By Susan Friedman
Sometimes words and actions have a destiny that far surpasses our imagination. We never know how far into the future our deeds will carry on or survive. How else can I describe the course of events that brought a treasure to me in theHamptonsthat seemed to warrant new life?
It all began a few summers ago when I boarded the Hampton Jitney back to the city. I never expected this trip to be more than a chance to catch-up on all my favoriteHamptonmagazines or lose myself in a summer best-seller.
To my great surprise, I found myself engaged in a spirited conversation with the woman seated in front of me. She introduced herself as Beth. She shared many of her favorite places in theHamptonsand was a resource of talented people that helped me with my newly planted, organic garden. It was truly ‘six degrees of separation,’ as we shared many friends in common. It never occurred to me how long we had been chatting until I saw our bus turn upThird Avenue. As it stopped, Beth and I quickly exchanged cell numbers, hugged, and promised to meet again soon.
A year went by before we made good on that promise. One beautiful, July evening at an outdoor café onMain Street, we picked up right where we had left off. We could have talked until closing time, but I wanted be home when my family arrived from the city. As I stood up to leave, Beth asked me two strange and unrelated questions. She said nonchalantly, “Have you ever sold anything on E-bay?” She immediately followed with, “Do you know anyone who is Hungarian?”
My mind could not meld these two ideas together, so I picked up my purse and answered, “No.” It was a knee-jerk response. Despite my haste, the questions got the better of me. I looked puzzled and asked her, “Are you trying to sell something? Why Hungarian?”
Beth’s answer froze me. She replied, “I was thinking of selling an old scroll that was written in the early 1800’s. I acquired it thirty years ago when I was inHungary. The scroll was buried in the ground during World War II and dug up sometime after the war. It’s a surviving remnant of the Holocaust.”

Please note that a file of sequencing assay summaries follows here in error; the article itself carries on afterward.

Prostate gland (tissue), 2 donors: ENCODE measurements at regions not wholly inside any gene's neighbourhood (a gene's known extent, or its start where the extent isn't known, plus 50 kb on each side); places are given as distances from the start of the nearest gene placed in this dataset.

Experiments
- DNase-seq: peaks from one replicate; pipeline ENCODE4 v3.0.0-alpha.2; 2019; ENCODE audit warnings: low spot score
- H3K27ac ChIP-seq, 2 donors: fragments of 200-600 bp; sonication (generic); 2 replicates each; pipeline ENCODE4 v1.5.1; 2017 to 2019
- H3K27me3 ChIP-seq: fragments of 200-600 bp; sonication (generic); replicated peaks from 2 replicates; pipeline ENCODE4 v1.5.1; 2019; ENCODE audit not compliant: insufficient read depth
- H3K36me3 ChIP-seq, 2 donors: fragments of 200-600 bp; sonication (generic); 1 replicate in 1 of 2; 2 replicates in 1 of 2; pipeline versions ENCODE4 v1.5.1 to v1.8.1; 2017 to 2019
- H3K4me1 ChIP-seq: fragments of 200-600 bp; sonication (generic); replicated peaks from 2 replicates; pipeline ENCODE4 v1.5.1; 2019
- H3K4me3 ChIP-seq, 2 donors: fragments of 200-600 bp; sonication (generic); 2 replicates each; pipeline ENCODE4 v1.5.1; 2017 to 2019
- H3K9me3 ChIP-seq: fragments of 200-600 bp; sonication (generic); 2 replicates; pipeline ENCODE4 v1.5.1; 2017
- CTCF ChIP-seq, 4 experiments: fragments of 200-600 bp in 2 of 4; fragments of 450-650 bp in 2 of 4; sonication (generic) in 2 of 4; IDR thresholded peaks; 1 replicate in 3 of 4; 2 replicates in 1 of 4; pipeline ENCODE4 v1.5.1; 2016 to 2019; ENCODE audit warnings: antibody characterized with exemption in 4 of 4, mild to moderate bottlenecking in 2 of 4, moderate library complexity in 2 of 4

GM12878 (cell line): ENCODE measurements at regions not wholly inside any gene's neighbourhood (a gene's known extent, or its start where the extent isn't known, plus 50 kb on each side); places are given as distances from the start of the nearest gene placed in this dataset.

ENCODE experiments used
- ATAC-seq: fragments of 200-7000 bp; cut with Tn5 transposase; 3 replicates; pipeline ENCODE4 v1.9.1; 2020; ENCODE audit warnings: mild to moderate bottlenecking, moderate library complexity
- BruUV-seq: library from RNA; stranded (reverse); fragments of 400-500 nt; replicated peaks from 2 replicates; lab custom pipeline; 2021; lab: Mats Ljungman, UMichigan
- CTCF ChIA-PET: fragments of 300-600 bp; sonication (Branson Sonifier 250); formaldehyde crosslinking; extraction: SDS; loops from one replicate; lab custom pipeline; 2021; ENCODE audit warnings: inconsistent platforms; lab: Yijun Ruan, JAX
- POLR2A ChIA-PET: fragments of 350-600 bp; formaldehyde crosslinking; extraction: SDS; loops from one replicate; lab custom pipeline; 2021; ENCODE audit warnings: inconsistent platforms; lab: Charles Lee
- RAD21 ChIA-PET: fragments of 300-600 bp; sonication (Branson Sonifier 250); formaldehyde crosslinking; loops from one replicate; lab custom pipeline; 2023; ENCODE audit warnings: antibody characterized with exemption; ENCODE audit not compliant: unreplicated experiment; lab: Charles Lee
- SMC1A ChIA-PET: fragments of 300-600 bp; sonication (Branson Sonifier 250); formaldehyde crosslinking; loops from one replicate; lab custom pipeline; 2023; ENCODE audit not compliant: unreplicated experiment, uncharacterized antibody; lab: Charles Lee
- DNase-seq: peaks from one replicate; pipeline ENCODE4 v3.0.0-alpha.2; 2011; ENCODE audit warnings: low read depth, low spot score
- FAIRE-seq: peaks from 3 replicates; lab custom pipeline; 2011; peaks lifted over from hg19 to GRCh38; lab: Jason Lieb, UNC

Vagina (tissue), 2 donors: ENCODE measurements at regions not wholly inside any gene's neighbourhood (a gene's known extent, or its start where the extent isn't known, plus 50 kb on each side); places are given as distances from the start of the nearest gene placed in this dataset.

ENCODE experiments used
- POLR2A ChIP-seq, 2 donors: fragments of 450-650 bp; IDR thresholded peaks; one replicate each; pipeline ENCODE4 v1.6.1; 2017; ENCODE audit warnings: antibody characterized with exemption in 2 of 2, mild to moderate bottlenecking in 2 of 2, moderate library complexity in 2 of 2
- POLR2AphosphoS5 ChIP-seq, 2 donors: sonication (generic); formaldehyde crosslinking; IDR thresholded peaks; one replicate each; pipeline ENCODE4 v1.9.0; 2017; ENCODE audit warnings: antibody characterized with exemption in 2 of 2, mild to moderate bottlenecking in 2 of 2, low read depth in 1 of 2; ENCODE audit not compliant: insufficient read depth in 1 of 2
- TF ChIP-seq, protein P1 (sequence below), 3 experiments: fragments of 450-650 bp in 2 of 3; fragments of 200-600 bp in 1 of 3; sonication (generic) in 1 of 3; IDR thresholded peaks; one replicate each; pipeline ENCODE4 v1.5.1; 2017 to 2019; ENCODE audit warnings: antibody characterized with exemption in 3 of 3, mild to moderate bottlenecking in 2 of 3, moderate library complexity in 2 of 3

“What kind of scroll?” I questioned, trying to grasp her words.
Beth further explained, “It is called the “Scroll of Esther.” It contains the story of Purim from the Book of Esther in the Bible.
Hearing her say the word, “Esther,” sent a shock through me. I had not shared with Beth that I grew up in theMidwestand was raised in a Christian family. She had no way of knowing that I had been studying with a Holocaust survivor in NYC whose name is Esther, for the past 20 years.
Suddenly it dawned on me, Esther was Hungarian! She is a descendant of the great rabbinic dynasty ofHungary, whose lineage traces back to the line of King David. Esther is not only a brilliant Torah/Bible instructor and luminary, but also a survivor ofBergen-Belsen, the same concentration camp where Anne Frank perished.
Now Beth had my undivided attention. I quickly sat back down and asked her to tell me every detail of how she acquired this scroll. Beth explained that she and a friend had gone to Hungaryin 1980, when it was still under Soviet domination. While behind the ‘Iron Curtain,’ they sought a place to go for Passover. They were sent to The Jewish Theological Seminary, in Budapest, where the only rabbinic seminary in the Communist bloc existed. There they met an extraordinary man, Rabbi Alexander Scheiber, who was not only the spiritual head, but also one of the most gifted scholars of Jewish Science of the 20th century.
At the seminary, Beth and her friend experienced Passover with only wooden spoons and meager food, as luxuries were virtually non-existent in post-warEastern Europe. While preparing to leaveHungary, Rabbi Scheiber exchanged a few relics and the ‘buried’ scroll with them, in hopes of getting them safely out of the country. Crossing over intoAustria, Beth nervously hid the scroll in her long skirt as the Soviet border police searched their car. Once back inAmerica, Beth stored the